Community unites to improve beach safety

A group of residents has created a beach safety brochure for swimmers at Pearl Beach, after the unpatrolled area was declared a ‘black spot’ due to drownings and surging waves.

In a show of community collaboration, Central Coast Council Lifeguards, members of the Pearl Beach Progress Association’s Safety Advisory Group, Pearl Beach Patonga Real Estate, Pearl Beach General Store and Café and representatives from Ocean Beach, Umina and Central Coast Surf Life Saving Clubs (SLSC) pooled their resources to create the brochure.

Umina and Ocean Beach SLSCs are currently first responders for aquatic and other emergencies occurring in Pearl Beach.

Louise Lambeth, from Umina SLSC said Pearl Beach was renowned for its dangerous surf conditions.

“Pearl Beach has a vibrant community who are proactive in providing safety information and resources to help prevent future tragedies,” Lambeth said.

“Central Coast Council has been working with the Pearl Beach Progress Association on the safety signage and resources and exploring the logistics and options for future education or lifeguard coverage over the Christmas period.

“Central Coast Surf Life Saving has been developing ‘black spot’ brochures to help educate the community about the dangers that are particular to an unpatrolled beach or section of a beach identified by surf clubs as dangerous to the public.

“It is exciting to see the involved parties beginning to work together to achieve a common goal – zero drownings at Pearl Beach!”

Lambeth, who is also the founder of Deep Water Publishing, said she has a specific interest in drowning prevention at Pearl Beach, with her first publication, Annie and the Waves, dedicated to the memory of a five-year-old boy who drowned at Pearl Beach in 2014.

“Education has been identified as one of the top ways to help prevent drowning,” Lambeth said.

“By learning about a beach and its inherent dangers we can make wiser choices about where or when to swim.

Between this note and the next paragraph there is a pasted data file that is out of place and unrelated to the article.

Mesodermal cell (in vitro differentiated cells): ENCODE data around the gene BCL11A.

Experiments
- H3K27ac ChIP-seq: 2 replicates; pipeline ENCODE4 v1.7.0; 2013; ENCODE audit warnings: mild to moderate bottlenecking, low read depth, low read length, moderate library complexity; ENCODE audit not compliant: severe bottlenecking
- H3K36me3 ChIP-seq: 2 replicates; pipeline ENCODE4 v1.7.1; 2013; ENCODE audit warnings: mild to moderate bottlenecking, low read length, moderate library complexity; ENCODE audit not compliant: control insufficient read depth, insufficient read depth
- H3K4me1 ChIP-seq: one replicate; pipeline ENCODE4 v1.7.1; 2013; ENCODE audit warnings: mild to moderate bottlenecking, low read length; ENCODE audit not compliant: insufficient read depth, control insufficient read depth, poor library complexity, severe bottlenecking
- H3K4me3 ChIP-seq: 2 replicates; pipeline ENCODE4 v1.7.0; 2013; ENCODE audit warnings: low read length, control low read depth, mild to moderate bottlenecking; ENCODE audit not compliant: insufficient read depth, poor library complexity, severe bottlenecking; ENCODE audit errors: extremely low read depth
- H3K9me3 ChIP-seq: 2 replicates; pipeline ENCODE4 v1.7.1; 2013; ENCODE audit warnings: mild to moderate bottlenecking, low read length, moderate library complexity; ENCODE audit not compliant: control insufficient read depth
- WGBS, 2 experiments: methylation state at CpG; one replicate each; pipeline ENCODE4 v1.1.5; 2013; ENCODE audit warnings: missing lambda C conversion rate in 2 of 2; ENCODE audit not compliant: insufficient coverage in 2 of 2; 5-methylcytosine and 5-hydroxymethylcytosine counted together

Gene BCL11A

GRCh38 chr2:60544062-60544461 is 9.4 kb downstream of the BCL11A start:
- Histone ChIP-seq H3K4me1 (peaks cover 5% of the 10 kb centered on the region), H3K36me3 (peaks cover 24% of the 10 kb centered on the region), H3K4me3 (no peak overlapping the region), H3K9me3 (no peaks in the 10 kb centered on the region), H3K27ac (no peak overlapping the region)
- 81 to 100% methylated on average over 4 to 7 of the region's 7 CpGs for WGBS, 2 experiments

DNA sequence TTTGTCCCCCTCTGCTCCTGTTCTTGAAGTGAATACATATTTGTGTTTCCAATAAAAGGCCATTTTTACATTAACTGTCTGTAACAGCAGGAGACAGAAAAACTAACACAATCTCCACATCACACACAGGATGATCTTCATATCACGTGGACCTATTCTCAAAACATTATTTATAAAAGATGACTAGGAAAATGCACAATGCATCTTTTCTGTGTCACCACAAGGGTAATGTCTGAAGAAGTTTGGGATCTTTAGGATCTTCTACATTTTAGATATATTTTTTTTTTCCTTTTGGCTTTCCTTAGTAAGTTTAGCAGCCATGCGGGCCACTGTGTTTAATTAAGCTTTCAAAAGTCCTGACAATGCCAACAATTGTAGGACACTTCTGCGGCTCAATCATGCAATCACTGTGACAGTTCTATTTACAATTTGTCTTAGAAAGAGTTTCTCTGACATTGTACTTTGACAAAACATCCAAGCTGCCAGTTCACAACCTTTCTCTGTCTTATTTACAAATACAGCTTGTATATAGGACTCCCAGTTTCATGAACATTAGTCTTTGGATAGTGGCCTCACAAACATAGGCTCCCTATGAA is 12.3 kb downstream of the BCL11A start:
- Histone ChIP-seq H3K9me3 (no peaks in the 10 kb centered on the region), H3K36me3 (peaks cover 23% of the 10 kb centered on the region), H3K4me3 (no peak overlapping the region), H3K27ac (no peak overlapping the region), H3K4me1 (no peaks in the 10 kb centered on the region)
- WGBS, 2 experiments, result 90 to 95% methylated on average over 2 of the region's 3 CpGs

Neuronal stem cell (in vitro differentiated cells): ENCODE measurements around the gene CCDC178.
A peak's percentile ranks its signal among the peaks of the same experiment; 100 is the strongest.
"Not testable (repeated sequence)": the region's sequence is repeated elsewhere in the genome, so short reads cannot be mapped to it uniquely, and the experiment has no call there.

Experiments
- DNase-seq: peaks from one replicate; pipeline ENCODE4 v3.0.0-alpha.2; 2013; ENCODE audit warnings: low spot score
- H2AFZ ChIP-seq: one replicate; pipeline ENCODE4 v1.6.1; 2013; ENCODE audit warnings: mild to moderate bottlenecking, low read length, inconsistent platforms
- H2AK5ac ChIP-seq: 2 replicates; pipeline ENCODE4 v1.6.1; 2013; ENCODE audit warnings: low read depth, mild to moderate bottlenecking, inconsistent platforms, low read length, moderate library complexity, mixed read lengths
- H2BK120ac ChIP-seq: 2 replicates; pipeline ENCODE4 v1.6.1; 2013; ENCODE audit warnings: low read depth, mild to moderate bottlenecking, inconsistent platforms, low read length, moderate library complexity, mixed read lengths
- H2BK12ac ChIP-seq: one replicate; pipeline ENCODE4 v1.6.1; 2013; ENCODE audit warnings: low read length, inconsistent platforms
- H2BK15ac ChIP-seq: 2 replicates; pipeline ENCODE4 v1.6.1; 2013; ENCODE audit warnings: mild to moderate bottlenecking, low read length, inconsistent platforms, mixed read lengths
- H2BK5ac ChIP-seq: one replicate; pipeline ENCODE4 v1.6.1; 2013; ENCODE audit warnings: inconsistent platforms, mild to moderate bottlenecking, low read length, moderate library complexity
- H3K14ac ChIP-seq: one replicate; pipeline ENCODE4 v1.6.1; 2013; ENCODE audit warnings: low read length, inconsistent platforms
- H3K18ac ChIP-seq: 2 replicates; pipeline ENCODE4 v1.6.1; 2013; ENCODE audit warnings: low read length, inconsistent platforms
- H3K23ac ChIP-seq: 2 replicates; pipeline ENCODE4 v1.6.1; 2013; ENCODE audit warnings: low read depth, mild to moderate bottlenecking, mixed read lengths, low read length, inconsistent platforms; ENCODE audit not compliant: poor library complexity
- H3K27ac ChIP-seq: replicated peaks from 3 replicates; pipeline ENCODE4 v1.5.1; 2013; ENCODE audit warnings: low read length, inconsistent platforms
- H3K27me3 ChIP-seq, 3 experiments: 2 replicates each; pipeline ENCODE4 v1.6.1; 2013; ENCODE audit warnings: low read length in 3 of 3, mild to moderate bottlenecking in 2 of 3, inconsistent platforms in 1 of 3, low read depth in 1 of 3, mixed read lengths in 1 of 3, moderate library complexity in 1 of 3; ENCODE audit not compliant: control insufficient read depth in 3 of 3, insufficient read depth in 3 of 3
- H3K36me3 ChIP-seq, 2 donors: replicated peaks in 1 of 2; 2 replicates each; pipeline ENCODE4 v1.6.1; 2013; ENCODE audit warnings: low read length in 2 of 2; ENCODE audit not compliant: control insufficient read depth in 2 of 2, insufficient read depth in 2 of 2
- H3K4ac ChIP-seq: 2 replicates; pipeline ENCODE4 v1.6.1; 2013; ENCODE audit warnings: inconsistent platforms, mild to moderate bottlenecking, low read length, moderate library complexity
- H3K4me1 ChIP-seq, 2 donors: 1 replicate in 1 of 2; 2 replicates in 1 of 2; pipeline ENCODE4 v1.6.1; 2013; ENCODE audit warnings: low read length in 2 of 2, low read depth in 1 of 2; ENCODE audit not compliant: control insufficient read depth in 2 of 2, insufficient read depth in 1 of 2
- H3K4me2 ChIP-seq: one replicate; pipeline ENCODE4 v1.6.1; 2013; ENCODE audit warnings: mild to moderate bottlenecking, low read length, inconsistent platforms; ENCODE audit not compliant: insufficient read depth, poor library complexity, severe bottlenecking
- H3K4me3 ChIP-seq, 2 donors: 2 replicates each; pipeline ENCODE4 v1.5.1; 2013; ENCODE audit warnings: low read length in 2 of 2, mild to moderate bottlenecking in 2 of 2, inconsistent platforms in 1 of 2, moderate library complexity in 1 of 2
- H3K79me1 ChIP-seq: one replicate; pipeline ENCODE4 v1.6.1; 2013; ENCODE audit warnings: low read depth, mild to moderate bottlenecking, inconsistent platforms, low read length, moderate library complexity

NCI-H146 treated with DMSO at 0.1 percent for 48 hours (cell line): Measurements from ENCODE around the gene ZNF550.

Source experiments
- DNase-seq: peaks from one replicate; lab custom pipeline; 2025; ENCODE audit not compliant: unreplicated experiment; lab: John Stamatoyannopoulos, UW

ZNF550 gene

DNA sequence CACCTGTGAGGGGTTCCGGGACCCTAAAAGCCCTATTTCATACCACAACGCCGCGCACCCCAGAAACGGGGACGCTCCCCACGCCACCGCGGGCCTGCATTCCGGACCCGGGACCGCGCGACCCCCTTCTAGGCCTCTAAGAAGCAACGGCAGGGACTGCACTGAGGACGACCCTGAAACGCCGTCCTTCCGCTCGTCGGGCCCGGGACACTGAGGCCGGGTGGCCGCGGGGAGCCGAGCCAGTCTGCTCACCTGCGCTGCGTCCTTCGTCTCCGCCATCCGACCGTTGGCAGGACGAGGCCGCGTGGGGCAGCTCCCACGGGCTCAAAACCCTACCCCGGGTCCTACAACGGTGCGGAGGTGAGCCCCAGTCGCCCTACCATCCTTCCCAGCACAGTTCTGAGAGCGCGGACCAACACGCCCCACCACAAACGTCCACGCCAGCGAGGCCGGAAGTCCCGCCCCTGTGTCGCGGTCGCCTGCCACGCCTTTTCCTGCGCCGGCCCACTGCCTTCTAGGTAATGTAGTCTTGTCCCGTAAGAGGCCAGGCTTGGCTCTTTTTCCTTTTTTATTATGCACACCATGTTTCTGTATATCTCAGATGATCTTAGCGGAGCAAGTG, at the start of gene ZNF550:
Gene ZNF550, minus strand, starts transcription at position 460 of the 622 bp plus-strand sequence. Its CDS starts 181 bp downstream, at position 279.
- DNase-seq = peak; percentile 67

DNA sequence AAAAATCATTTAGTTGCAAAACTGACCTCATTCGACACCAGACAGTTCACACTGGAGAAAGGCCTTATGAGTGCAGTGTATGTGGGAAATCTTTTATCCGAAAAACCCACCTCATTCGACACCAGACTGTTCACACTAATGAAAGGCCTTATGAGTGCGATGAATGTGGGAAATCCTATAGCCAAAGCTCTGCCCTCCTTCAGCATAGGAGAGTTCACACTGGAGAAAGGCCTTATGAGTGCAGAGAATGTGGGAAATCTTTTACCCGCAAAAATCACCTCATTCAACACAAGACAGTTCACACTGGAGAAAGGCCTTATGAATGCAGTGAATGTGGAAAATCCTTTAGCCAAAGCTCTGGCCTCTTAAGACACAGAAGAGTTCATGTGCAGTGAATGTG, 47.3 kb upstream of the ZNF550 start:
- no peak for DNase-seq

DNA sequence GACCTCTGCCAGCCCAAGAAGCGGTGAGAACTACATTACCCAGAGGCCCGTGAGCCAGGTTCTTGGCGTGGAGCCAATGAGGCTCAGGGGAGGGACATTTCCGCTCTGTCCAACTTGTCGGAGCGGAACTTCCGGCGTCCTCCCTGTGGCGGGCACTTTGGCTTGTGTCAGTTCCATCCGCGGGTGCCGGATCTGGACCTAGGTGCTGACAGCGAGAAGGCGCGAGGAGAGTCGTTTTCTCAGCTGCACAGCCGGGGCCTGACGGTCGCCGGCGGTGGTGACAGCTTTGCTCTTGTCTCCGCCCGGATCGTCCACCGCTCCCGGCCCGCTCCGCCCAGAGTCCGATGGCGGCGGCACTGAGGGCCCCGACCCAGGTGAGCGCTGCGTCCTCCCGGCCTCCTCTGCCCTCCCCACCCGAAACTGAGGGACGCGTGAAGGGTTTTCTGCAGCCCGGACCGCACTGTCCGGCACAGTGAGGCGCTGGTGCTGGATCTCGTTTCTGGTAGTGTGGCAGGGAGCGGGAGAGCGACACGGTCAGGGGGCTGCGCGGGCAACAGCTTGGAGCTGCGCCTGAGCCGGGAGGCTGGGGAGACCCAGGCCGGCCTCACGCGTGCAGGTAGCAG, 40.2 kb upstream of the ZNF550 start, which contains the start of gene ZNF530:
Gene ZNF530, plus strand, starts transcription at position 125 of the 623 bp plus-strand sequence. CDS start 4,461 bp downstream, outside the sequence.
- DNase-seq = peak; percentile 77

“Providing information that is specific to safety at Pearl Beach will help educate residents and visitors, who in turn can share this knowledge with others.

“There have been two recent drownings at Pearl Beach – a five-year-old boy drowned in July 2014 and a man in his 70s who tried to rescue a dog in March 2021.

“Additionally, anecdotes of rescues are reported on a regular basis but at this stage the data is not captured and reported on.

“Pearl Beach has a unique beach morphology… the sand is quite different from the neighbouring Umina and Ocean Beaches. The shape of the beach, the direction it faces, and the specific type of sand found on the beach reveals just why the beach is so dangerous.

“The beach has a sudden drop off into deep water with surging waves that can sweep you into deep water.

“This is particularly dangerous for children and elderly people which matches the two people who drowned here.

“If there is a high east or southeast swell there is a strong and dangerous shore break, you will hear the boom of the waves!

“The middle to northern end of the beach is particularly dangerous for everyone.”

Central Coast Council Lifeguard Service and Ocean Beach Surf Lifesavers have begun a series of joint water safety education talks at Pearl Beach.

The first was held earlier this month with the second beach education session held on January 26.

The brochure is also available from the Pearl Beach Progress Association, the Pearl Beach General Store and Pearl Beach Patonga Real Estate.

Additionally, copies are being provided to Pearl Beach holiday rentals.

Lambeth said there are five key measures to stay safe in the water: don’t rush until you have looked for potential hazards, plan to swim at a patrolled beach, never swim alone, always supervise children, and do not consume alcohol if you have planned to enter the water.

Maisy Rae